Conservative grassroots turn against an elected House of Lords
By Tim Montgomerie
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The latest ConservativeHome poll of Tory members found a big swing away from support for an elected House of Lords. In the past we've found opinion very divided. I don't quite understand the reasons for the change but wonder if there is an element of bloody-mindedness; 'we'll oppose the changes because the "yellow b**tards" want them'. One other explanation might be the Liberal Democrat insistence that any upper house elections should be by proportional representation. By 62% to 25% the Tory base opposes that and given the emphatic rejection of AV it does so with good reason. The same proportion - 62% - worry that the House of Commons would lose its authority if the Lords becomes elected. 29% disagree.
- Only 12% think that Lords reform should be a priority for the Coalition. A whopping 85% do not.
- Only 16% support a full-elected Lords. 77% do not. Only 26% support a mainly-elected Lords. 65% do not.
- 70% say the current House of Lords works "ok" and needs only evolutionary changes. 25% disagree.
In terms of evolutionary changes the former Liberal Democrat leader, Lord (David) Steel, sets them out in an article for The Observer that rejects the current Coalition proposals and will have Mr Clegg choking on his muesli:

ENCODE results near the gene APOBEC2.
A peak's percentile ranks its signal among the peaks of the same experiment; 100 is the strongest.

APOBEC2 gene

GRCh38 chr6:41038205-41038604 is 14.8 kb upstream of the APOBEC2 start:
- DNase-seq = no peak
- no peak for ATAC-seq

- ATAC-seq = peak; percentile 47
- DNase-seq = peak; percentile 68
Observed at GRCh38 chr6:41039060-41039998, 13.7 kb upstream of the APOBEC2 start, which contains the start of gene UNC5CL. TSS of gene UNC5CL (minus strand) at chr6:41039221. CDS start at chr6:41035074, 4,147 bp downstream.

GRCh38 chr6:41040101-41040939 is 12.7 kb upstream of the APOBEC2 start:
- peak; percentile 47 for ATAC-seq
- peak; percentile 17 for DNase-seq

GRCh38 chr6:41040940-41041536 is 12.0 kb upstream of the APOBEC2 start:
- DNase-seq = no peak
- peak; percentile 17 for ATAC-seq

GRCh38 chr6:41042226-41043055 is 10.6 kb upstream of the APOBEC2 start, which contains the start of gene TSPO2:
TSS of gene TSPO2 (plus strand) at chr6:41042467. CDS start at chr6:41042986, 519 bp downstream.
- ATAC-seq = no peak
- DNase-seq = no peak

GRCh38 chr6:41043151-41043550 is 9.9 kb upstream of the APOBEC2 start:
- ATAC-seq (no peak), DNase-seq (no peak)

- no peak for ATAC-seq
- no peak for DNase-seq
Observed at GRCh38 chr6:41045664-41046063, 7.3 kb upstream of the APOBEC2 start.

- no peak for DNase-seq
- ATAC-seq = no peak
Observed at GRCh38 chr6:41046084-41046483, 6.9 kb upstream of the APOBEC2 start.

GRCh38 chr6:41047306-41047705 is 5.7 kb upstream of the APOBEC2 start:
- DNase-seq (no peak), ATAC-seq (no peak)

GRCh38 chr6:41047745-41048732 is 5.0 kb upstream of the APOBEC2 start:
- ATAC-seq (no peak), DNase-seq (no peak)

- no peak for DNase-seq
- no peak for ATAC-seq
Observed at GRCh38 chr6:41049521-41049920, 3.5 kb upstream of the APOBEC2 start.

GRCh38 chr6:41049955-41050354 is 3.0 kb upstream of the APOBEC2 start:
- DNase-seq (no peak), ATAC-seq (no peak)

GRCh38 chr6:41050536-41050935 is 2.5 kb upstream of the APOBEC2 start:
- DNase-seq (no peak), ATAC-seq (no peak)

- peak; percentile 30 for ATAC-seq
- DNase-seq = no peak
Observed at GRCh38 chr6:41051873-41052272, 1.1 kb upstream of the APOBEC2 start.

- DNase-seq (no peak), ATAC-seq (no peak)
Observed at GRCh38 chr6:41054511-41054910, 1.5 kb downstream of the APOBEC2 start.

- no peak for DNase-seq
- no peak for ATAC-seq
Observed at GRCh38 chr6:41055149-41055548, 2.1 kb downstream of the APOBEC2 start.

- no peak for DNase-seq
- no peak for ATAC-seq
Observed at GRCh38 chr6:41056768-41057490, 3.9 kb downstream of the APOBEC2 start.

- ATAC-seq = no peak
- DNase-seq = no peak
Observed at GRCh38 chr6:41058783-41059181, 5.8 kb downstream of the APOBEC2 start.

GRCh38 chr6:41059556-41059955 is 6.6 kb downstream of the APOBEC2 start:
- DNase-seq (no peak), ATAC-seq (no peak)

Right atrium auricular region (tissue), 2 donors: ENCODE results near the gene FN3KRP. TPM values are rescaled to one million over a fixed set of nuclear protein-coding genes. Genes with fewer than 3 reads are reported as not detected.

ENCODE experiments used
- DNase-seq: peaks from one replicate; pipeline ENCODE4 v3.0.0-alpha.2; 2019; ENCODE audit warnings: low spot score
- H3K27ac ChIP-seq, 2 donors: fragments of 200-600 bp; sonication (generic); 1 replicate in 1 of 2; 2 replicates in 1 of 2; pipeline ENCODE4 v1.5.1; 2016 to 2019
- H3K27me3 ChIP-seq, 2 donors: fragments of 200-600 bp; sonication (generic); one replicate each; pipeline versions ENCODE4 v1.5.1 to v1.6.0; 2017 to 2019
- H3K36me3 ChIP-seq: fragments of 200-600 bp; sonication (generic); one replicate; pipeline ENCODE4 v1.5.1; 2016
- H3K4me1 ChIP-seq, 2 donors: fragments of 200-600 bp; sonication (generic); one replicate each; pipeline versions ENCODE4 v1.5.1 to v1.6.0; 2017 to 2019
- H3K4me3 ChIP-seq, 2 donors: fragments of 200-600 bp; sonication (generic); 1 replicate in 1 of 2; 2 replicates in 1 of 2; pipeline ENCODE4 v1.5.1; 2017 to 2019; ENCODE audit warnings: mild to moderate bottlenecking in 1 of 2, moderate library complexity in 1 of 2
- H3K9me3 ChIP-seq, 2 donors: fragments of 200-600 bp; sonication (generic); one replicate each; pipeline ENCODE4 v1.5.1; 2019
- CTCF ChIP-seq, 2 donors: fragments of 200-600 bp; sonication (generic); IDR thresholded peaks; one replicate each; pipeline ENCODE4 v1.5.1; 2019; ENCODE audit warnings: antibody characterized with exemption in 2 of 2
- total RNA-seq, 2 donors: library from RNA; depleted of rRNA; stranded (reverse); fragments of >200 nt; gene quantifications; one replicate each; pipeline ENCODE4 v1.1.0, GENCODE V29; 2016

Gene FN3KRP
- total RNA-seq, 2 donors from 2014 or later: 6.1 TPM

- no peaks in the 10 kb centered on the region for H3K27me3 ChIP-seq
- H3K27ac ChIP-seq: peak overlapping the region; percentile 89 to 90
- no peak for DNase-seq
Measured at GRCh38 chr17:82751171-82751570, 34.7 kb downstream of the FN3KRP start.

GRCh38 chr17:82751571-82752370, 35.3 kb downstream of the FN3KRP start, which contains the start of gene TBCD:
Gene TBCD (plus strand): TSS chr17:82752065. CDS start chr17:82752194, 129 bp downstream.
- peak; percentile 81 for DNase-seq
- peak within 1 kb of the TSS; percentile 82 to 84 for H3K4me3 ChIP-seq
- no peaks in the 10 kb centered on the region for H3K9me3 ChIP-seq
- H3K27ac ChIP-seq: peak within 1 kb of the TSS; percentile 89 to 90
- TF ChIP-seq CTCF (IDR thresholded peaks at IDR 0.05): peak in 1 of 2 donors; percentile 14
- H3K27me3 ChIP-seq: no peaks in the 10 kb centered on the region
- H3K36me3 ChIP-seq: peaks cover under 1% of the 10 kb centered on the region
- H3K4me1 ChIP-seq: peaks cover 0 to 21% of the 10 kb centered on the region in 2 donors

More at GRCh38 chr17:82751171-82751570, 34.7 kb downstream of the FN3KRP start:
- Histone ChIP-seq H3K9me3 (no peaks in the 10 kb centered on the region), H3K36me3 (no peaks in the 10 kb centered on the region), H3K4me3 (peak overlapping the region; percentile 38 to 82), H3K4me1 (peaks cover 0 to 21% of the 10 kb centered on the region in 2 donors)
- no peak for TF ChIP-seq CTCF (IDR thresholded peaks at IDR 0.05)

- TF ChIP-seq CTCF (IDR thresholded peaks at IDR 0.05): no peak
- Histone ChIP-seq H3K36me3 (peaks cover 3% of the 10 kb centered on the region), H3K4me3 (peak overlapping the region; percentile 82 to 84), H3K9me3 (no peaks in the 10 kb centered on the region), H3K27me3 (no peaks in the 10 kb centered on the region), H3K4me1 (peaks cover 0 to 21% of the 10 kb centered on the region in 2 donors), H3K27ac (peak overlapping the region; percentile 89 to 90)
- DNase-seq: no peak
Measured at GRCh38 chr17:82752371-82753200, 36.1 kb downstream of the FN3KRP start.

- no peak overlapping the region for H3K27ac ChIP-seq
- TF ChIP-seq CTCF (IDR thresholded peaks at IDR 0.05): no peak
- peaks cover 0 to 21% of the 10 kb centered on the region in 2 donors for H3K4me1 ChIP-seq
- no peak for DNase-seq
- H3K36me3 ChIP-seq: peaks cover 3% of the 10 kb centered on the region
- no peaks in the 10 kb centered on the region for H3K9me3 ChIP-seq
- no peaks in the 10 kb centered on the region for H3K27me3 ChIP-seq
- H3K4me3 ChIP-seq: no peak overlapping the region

- "Reduce the numbers in the house by introducing a retirement scheme.
- End the entry into the Lords by heredity through the supposedly temporary and sometimes ludicrous byelections whenever a hereditary peer dies.
- Establish an independent appointments commission for new peerages, ending the "cash for peerages" scandals.
- Automatically expel any peer sentenced to one year or more in prison, as already applies in the Commons."
Lord Steel is not isolated among Liberal Democrat peers. A survey for The Times - reported on the Parliament blog last week - found 46% of Clegg's peers opposed to a mainly-elected Lords.
Tory members certainly think there are weaknesses in the current set up. By 74% to 18% they agree "we need to end the current system where party leaders appoint stooges and cronies to the Lords." Steel's third point, above, might address this concern.
The Conservative grassroots support Church of England Bishops remaining in any reformed House of Lords by two-to-one. But by 58% to 33% they reject "non-Christian faith leaders sitting alongside bishops in a reformed Lords." That seems the wrong judgment to me although I would not tinker with establishment.
If there is a secret to the Lords' success it comes in the response to the statement "debates in the Lords are enriched by the fact that it is made up of people from business, the military, law, science, the arts and the faith communities". 91% agreed with that and just 6% disagreed.